King Philip II of Spain was murdered, but by who? With a sum of at least 20 suspects that would have strong reasoning to kill him, who did it? He was found poisoned in bed early one morning, his murderer escaped his castle never to be found. However, upon further investigation, 10 highly interesting clues were found in a burlap sack stuffed behind a statue of the Virgin and Child. Those clues consisted of: A map from Orelius’ Typus Orbus Terrarum, keys to manacles, silver coins, potatoes, Las Casas’ Apologetic History, Elizabeth I’s speech at Tilbury, a Holy Bible in Dutch, Columbus’ Journal, Loyola’s Spiritual Exercises, and a note saying, “It’s working, my friends…”.
Separately those clues can each be linked individually to someone suspected for his murder. Columbus’ Journal is linked with Christopher Columbus who lost his title of governor and was arrested by King Ferdinand. Elizabeth I’s speech at Tilbury, which is the speech that Queen Elizabeth of England gave to her troops before they defeated the Spanish Armada which was organized by King Philip II himself. Las Casas’ Apologetic History is a book that Bartolome de las Casas wrote while having been the “Protector of the Indians”, of which King Philip would not let him reveal to the public about the horrors that were being brought upon the Indians by the Spanish explorers. There was also a Holy Bible in Dutch, which could have held the map from Orelius’ Typus Orbus Terrarum. The keys to manacles could represent anyone who was falsely imprisoned by King Philip II or his predecessors. Loyola’s Spiritual Exercises were to help someone improve their Catholic faith for their daily lives, thus being able to be linked to anyone who was ordered to become Catholic by the Spanish royalty. The potato originated near the South America civilizations which could perhaps be from Atahualpa who was killed by Francisco Pizarro, who was ultimately able to explore because of King Philip’s permission.
King Philip's War was a disturbing war fought in America in 1675, almost certainly as a result of the early contact between the English Colonists and the Native Americans. The Natives were, and had always been fighting for their freedom and land, as well as their culture unharmed. Though the Natives had their own religious beliefs, the Colonists felt that they were the greater man, and that God ...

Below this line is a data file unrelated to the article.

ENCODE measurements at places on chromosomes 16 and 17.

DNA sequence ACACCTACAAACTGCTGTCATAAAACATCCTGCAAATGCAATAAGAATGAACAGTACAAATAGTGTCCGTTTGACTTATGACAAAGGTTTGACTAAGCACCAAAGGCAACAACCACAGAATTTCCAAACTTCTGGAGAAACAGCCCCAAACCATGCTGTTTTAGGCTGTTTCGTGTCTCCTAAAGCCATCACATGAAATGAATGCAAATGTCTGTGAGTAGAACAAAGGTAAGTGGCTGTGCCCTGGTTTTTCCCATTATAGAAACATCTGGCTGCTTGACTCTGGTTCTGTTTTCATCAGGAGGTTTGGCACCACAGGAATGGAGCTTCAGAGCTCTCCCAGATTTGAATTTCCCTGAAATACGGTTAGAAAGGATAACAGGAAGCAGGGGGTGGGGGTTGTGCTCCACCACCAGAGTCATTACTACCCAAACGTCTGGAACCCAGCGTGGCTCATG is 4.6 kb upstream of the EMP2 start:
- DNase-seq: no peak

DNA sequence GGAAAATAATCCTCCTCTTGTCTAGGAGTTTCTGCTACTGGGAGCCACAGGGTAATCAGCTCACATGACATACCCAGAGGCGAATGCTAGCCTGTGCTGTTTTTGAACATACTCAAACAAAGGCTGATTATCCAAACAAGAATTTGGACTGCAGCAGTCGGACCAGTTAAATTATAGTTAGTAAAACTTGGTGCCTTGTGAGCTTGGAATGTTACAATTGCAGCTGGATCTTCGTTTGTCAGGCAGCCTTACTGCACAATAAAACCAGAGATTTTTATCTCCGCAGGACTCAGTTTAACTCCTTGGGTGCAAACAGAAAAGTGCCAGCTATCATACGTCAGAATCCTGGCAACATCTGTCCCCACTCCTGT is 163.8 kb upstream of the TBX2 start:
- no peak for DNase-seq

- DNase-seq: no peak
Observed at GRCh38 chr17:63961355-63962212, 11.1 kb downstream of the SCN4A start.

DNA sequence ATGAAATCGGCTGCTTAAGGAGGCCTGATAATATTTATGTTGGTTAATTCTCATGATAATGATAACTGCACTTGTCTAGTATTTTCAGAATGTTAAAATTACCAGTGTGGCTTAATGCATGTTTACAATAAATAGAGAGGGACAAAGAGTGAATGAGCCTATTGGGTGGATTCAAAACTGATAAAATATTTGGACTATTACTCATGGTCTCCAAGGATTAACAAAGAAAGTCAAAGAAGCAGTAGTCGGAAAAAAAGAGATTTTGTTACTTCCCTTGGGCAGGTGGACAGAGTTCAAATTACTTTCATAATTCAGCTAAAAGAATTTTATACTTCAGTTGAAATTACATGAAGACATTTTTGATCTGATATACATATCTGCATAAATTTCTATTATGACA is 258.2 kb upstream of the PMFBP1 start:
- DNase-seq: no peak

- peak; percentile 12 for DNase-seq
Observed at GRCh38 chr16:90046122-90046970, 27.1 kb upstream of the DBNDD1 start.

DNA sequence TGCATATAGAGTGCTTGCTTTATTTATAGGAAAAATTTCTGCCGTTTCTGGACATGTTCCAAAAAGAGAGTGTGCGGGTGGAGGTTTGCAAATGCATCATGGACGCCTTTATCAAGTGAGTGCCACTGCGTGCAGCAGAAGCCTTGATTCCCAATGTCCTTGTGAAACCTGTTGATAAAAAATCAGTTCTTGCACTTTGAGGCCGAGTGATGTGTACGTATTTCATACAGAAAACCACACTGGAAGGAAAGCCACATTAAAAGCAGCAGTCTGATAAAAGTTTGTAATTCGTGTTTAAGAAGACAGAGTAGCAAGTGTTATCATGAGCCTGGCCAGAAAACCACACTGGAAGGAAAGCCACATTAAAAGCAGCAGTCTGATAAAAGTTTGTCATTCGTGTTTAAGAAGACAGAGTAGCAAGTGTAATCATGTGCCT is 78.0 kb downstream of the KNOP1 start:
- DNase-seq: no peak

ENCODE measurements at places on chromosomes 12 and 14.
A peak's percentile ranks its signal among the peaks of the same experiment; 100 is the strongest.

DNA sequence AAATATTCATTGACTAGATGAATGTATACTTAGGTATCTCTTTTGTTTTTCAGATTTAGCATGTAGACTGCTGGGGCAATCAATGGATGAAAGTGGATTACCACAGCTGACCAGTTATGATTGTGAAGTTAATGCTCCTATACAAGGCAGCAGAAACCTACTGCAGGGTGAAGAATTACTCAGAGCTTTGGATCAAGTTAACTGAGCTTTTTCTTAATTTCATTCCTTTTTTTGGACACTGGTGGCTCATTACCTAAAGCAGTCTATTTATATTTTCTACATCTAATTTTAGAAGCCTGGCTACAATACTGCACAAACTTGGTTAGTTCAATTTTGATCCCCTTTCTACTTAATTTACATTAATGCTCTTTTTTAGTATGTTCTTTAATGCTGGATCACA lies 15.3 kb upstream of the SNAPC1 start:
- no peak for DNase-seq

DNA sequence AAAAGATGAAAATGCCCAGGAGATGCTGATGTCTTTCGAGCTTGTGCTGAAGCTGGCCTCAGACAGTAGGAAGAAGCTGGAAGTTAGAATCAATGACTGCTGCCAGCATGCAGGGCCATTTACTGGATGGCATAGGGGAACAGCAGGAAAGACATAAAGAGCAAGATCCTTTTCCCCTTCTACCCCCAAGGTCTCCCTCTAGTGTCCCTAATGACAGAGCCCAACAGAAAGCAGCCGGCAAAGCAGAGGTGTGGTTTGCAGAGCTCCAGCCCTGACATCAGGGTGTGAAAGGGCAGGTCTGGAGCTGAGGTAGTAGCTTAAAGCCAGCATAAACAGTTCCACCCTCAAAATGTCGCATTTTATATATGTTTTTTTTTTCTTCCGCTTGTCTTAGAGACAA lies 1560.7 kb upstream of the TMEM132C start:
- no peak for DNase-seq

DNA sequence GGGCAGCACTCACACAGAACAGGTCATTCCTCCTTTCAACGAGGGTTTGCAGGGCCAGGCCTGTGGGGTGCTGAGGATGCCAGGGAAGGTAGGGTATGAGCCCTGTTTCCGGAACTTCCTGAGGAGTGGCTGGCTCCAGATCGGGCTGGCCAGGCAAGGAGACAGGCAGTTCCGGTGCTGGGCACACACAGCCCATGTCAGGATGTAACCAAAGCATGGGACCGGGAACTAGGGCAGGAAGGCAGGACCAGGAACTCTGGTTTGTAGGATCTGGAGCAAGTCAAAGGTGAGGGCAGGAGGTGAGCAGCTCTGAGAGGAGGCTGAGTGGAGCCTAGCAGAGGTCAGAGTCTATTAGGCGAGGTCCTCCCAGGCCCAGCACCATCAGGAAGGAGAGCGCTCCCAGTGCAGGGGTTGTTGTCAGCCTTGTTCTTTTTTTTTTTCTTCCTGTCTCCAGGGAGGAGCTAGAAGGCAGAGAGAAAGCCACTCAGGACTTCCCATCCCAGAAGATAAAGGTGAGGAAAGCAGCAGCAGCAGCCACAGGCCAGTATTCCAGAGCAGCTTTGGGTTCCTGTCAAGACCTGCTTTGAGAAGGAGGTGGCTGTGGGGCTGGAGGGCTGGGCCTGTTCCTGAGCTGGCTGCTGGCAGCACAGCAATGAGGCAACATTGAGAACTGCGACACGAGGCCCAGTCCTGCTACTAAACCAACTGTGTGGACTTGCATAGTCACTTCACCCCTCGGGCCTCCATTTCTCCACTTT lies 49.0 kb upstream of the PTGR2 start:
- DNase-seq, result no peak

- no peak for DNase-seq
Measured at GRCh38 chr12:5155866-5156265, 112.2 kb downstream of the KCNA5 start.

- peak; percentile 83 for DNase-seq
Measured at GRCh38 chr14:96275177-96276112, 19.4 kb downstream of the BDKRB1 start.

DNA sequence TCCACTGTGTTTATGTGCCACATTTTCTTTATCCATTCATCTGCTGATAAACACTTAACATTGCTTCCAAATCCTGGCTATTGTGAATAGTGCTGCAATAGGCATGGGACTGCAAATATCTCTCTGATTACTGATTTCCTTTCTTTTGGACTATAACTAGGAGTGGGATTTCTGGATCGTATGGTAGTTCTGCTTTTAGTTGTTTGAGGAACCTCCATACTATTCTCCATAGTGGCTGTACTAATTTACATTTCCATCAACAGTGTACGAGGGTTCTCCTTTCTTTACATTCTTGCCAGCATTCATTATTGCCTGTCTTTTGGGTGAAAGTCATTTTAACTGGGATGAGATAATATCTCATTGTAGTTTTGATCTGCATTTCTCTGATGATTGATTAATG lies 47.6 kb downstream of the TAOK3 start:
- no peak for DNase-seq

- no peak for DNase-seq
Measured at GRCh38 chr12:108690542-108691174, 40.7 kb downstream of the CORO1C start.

The silver coins have a possibility of being Spanish coins, which might just mean that King Philip II was murdered by someone on the inside. And the most mysterious clue of them all, is the note saying “It’s working, my friends…”. Who wrote that note? Who are the “friends” this person is mentioning? With so many clues and so many suspects, it might just be possibly that someone organized a group to plan the assassination of King Philip. Some of the suspects were either protestant, or fighting alongside them against the Catholics. Some of the other suspects had been falsely imprisoned by King Philip or lost some sort of title or reputation in Spain due to King Philip II or his predecessors. Another theory for his death would be that he committed suicide.
He had a lot on his mind that night he went to sleep. The Holy Church was being threatened, Elizabeth publicly humiliated his ambassadors, the Inquisition had serious failures of judgment, and he was not sure on if he was going to be able to sustain the wealth of one-fifth of all gold and silver from the new world. What if King Philip was tired of feeling like only he was the one who could rule the world properly? Maybe he wanted to be forgiven for all of his harsh acts against his enemies; maybe he was the one who wrote the note. He placed all of those items each representing different people or individuals of which he sought to be forgiven by. What if “it” meant karma? As in karma is coming back at him for all of the bad deeds he has done to those people. And by wanting to be forgiven he mentioned those people as his friends.
The theories of who killed King Philip II are endless. The two theories above can be both possible and highly questioned. Though the world may never truly know what really happened or who actually killed King Philip, or if he did the deed himself, it must be accepted that he did die. Perhaps all of these conspiracy theories are nonsense and the King simply died of natural causes that were unheard of before the medicine of that time. Either way, the past is the past, history is history, and the unknown will remain unknown.
King Philip’s War (1675-76) is an event that has been largely ignored by the American public and popular historians. However, the almost two-year conflict between the colonists and the Native Americans in New England stands as perhaps the most devastating war in this country’s history. One in ten soldiers on both sides were wounded or killed. At its height, hostilities threatened to push the ...